Wednesday, October 27, 2021
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Philippa York – Talks Trans Racers and Steak Bakes

"The debate seems to be whether trans individuals have to lower testosterone levels or not - and to what level."

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Philippa York
Philippa York.

When Linda Ann, Philippa York’s ‘better half’ invited questions for Pippa on Drew Wilson’s ‘Robert Millar Appreciation Group’ on FaceBook we thought it sounded like a good opportunity to us.

Aware of Pippa’s weakness for a certain bakery chain’s products there was no need to ponder over our first questions: 

What’s your favourite Greggs savoury?

“It used to be the vegan sausage roll but lately discovered the vegan steak bake.” 

What’s your favourite Greggs confection?

“Similar to the savoury question, started with the giant custard slice but since they reduced the size I’ve moved to the big shortcake biscuit.” 

Can you tell us the Prof. Phil Anderson’s ‘cherry theory’ please?

“When Phil saw me eating a cake with the glacé cherry on top he said that he didn’t eat them because a chemical used in the making of said cherry stayed in your heart for seven years. 

“I’ve never checked if that’s true – but never eaten them since.”

Mention of bacon rolls by Linda Ann makes me wonder if you’re still a vegetarian?

“Yes, I’m still mainly vegetarian but I’m not enough of a fundamentalist that I can’t be tempted by a bacon roll!

“I can’t remember who said it (may have been Jimmy Carr); ‘yes I follow a vegetarian diet but I’m not a wanker about it.'”

Coffee aficionado or will Nescafe do?

“Not that bothered by coffee.”

Philippa York
Philippa York. Photo©Rii Schroer/Telegraph

As they say in your home city of Glasgow; ‘do you take a drink?’

“No, I’m lucky that it does nothing for me so it doesn’t make me happy, sad, angry or whatever. I don’t like the loss of control feeling either hence it seems pointless to me to drink alcohol.

“Both my parents died of cancer at quite young ages which smoking and drinking couldn’t have helped.”  

Any food or drink tastes acquired on the continent you brought back with you?

“The enjoyment of different breads. I grew up with white sliced loafs wrapped in plastic so discovering all the options has stayed with me. 

“I go through phases where I’ll eat one type before moving on to something else. 

“I still eat white bread just not as often as most people.”

Are you still into motorcycles?

“Yes, but I only have one at the moment, a ’93 Ducati 900 Superlight.”

Is Pegoretti still your favourite bike – what about carbon machines?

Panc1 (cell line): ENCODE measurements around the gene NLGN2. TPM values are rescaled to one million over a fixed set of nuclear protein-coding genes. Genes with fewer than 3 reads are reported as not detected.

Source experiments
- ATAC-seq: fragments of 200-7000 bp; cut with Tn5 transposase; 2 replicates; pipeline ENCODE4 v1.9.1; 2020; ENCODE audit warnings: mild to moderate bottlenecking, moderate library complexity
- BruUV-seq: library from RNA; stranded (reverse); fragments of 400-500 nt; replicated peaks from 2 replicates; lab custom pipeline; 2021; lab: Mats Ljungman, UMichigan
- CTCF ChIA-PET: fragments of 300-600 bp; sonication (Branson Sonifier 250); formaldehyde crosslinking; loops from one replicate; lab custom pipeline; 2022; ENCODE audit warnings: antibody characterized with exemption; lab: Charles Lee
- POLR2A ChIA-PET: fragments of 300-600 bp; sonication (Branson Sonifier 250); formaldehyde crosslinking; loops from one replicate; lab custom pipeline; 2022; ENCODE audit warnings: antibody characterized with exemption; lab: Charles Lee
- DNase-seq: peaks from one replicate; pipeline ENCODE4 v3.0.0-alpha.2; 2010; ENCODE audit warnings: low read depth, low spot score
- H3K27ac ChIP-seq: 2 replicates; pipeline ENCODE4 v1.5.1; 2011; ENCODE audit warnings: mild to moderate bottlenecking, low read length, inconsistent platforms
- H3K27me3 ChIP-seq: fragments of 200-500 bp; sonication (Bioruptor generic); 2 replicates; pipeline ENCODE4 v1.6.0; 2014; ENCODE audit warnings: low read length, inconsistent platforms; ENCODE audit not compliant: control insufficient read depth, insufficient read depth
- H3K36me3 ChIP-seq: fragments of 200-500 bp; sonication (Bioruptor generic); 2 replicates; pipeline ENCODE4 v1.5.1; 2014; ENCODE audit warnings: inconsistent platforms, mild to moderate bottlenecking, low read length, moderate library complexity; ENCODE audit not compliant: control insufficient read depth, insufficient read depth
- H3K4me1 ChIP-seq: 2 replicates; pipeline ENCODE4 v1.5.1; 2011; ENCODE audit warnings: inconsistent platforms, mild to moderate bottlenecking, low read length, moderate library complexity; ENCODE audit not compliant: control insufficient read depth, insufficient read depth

“The Pegorettis were lovely.  

“There’s something about a metal based bike which is quite unique in how it rides and feels. 

“Saying that, a carbon bike has it’s own properties which are enjoyable for different reasons. 

“In terms of performance it’s hard to beat carbon and the attraction of riding something which has the latest and greatest in terms of tech is quite understandable even if you’ll never get close to the edges of it’s capabilities.”

The Pegoretti “Big Leg Emma” paintwork is outstanding. Photo©Dario Pegoretti

How are you dealing with these ‘Strange Days’ we find ourselves in?

“I’m enjoying the quiet outside; no cars, trucks, planes and very few trains.

“It’s strange though as the empty streets mean it’s like being in a zombie film sometimes. 

“In terms of the restrictions on movement it’s not been that difficult for me to adapt as my exercise is cycling or walking anyway.  

“I thought at first I’d miss going into town but it turns out I haven’t.”

What’s the future for cycling given what’s going on?

“I think a few people that have started cycling now it’s one of the ways you can go outside will stick with it. 

“Maybe we’ll see more families out enjoying themselves as they’ll learn what it’s like to have the freedom that cycling brings.

“As far as the competitive side of cycling is concerned when racing starts again it’ll be quite hectic as everyone will be full of energy and nervous, just like the early season races.”

Philippa York
Robert Millar road for TVM between 1992 and 1994. Photo©Eric Houdas

A few ‘retro’ questions, if I may? … ‘Was Panasonic supremo Peter Post as much of a Tartar as they say?’

“Yes, he had a personality and style of management that wasn’t the best way of dealing with everyone. 

“Some people loved him and some didn’t. I didn’t.

“His teams were organised, structured and attracted the best riders, however with hindsight it was an experience which – though I learned a lot – I wouldn’t repeat. 

“The people round about Post and the riders I liked, Post himself I didn’t.”

Le Groupement: can you tell us a little about its ‘uniqueness’ as a team please?

“Not sure I’d say it was unique, more like it had troubles because of a whole host of things.  

“Problems on their own which wouldn’t be insurmountable but when put together meant it wasn’t going to last.